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to climb a mountain

Posting for pleasure only, here, please delete if not interested. Its
not Burma, but shows what one man, or woman can do, young or old, to
move mountains. In heart with Suu Kyi's spirit. Tenzing's story that
actually, in part, in a most odd kind of way, saved my life, some time
ago. sometimes i wonder whats harder, to fight for freedom or climb
Everest, or in a way, is it the same thing. If I correctly recall, it
has been written that Tenzing was first on top, but the glory went to
the englishman...check out the dates...

Dawn Star, EuroBurmanet

On top of the world with Tenzing, again
By  Daraen Yawar - Darjeeling - The Telegraph - 26th March 1997

A moment preserved for 47 years in history came alive today as the famed
New Zealander, Sir Edmund Hillary, who had conquered Mount Everest in
1953 along with his erstwhile colleague, late Sherpa Tenzing Norgay,
unveiled the latter's statue and posed for a photograph beside the
larger - than - life likeness.

Brass bands and bagpipers heralded the arrival of the now 77 - year -
old, craggy - faced mountaineering legend.  Sir Hillary paid a tribute
to the late Sherpa's indomitable spirit.  "He was always different from
other Sherpas," he recalled, admiring the spirit of the man who tried
until he succeeded in cresting the peak on the seventh attempt.

"We spent 15 minutes at the top.  Tenzing and I then returned to the
base camp.  George Lowe, a British climber, was waiting for us with hot
tomato soup," said the Knighted man - of - the - mountains, later.

"George asked me: `Ed, how did to go?' and I said: `George, we knocked
the b...... off.' My mother was a very strict lady.  And it wouldn't
have done to let her know I could use bad language too. But George went
to London and the BBC aired our dialogue, with George repeating it.  My
mother was horrified.  `Ed, you really said that?' she asked.  And I
said `Yes, I'm afraid I did.' That was when I went home after the
Everest adventure," said Sir Hillary.

Regret and tenderness was evident from his tone as he reminiscede about
his last meeting with Tenzing.  "He had come to Delhi to get medical
treatment for a chest complaint.  I was High Commissioner of New Zealand
at Delhi then in 1986.  And later I heard he was no more."

Sir Hillary, who was accompanied by his wife, Lady Joan Hillary,
recalled how he had rushed to Darjeeling to attend his erstwhile
colleague's funeral.  "There was a lot of trouble.  The hill people were
demanding a separate state.  It was May 14 and that day Tenzing was to
be cremated.  Then, those accompanying me and my wife began shouting:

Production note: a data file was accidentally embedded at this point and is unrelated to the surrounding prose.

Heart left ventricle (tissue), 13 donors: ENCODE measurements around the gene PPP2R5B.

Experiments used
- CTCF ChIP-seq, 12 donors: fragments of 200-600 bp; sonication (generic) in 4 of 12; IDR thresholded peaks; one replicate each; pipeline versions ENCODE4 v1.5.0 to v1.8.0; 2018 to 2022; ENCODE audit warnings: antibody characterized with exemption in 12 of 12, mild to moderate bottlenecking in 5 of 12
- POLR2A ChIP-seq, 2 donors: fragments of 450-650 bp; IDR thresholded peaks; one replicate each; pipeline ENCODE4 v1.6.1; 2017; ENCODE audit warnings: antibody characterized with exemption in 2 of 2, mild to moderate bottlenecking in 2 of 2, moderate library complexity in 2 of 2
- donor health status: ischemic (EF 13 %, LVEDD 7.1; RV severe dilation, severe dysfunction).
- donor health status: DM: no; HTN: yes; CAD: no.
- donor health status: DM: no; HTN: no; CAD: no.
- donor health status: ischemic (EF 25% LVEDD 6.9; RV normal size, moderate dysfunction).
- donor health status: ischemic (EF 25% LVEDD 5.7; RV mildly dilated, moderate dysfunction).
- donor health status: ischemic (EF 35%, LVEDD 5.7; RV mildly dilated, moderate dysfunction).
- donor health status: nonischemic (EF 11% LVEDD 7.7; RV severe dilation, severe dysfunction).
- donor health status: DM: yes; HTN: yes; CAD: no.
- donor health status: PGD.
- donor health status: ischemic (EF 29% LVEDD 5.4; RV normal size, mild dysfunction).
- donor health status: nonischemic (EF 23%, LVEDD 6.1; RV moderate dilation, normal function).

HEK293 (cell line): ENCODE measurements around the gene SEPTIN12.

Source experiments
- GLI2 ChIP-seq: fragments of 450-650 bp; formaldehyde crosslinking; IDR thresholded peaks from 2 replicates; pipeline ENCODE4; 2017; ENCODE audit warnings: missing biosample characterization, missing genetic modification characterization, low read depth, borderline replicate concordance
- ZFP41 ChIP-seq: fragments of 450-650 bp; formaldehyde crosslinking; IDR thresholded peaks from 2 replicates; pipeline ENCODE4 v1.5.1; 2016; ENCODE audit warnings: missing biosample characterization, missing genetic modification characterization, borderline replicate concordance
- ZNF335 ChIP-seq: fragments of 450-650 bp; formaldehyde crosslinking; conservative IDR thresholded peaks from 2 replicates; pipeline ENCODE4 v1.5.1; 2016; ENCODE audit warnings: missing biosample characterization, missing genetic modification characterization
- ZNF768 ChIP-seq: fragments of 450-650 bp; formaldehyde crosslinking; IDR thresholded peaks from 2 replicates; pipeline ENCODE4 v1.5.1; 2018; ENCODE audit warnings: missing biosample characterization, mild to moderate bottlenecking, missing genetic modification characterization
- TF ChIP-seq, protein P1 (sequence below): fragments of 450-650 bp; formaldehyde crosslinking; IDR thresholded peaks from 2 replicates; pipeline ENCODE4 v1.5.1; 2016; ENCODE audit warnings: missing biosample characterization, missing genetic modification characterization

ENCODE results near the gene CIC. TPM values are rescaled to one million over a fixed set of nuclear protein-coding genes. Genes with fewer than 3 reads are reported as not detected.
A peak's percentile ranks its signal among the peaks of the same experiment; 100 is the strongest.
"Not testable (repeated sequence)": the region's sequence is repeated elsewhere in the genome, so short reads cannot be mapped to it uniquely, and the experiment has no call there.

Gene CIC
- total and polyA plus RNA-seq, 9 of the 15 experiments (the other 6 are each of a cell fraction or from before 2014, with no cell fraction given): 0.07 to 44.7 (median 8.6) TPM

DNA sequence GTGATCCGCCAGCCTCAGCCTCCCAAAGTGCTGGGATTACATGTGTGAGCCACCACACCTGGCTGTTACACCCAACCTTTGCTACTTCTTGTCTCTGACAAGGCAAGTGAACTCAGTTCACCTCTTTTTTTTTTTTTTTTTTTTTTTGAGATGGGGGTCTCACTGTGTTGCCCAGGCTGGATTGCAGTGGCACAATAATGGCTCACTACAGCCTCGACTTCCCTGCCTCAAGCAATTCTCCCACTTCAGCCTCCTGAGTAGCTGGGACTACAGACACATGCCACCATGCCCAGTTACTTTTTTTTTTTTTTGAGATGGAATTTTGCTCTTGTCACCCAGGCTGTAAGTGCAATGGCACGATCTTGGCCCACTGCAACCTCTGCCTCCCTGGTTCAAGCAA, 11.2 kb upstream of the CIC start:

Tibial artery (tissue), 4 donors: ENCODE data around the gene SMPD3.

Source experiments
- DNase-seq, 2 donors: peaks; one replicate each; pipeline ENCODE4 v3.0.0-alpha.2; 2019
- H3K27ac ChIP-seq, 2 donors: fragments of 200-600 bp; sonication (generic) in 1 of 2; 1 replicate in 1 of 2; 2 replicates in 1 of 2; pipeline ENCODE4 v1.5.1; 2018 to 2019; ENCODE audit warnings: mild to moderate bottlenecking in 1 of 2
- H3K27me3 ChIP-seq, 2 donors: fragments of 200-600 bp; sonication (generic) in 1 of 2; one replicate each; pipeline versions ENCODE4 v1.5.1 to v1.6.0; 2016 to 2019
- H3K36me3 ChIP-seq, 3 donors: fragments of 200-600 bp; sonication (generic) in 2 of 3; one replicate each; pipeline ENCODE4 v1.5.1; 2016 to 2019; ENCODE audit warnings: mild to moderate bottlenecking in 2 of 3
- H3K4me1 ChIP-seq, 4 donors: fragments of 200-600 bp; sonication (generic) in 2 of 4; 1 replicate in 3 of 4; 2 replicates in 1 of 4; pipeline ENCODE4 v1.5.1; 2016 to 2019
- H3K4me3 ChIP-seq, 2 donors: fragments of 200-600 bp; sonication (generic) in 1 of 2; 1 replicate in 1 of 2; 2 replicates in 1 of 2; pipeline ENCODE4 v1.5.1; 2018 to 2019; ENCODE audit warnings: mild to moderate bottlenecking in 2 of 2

`This is Hillary saab who climbed Everest with Tenzing'."

The Crowds parted and the people screamed, "Shri Hillary zindabad,"
allowing Sir and Lady Hillary to attend the Sherpas last rites.  Yet, no
one blocked his way this time.

Instead, more than 1,000 people, including students from the Himalayan
Mountaineering Institute (HMI), where Tenzing spent his sunset years,
awaited him.  Buntings, flags and streamers added colour to the HMI
premises and a kilometre before to greet Sir Hillary.

The tomb of Sherpa Tenzing Norgay at the HMI is now overshadowed by his
own huge statue, a recast of the famous pose on Mount Everest clicked by
Sir Hillary.

The inscription on Tenzing's tomb reveals the month of May was the most
significant for him, both in life and in death.  Tenzing was born on May
29, 1914; climbed Mount Everest on May 29, 1953; died on May 9, 1986,
and was cremated on May 14, 1986.

Sir Hillary and other mountaineers present today, especially Captain M S
Kohli, the 1965 Everester, and who had organised today's ceremony, and
the HMI president, Colonel H S Chauhan, said Tenzing represented the
best of the Himalayan men, with a remarkable personality.  "He liked to
be at the top," said Sir Hillary.

Born on May 29, 1914 in Solokhumbu, in Thamay region of Nepal, Tenzing
gravitated to Darjeeling which was the hub of mountaineering activities
in 1935, 1936, 1952, and 1953.  After the Hillary - Tenzing conquest of
Everest in 1953, the HMI was established.

Tenzing spent his post - Everest days at the HMI here as adviser and
guide to budding mountaineers.  His son, Jamling Sherpa, who also
followed in his father's footsteps to the top of Everest, also trained
at HMI.  However, eyebrows were raised when he was not felicitated at
today's function, though HMI dignitaries were.

Sir Hillary, who is scheduled to leave for Delhi tomorrow, said his own
days of climbing were over.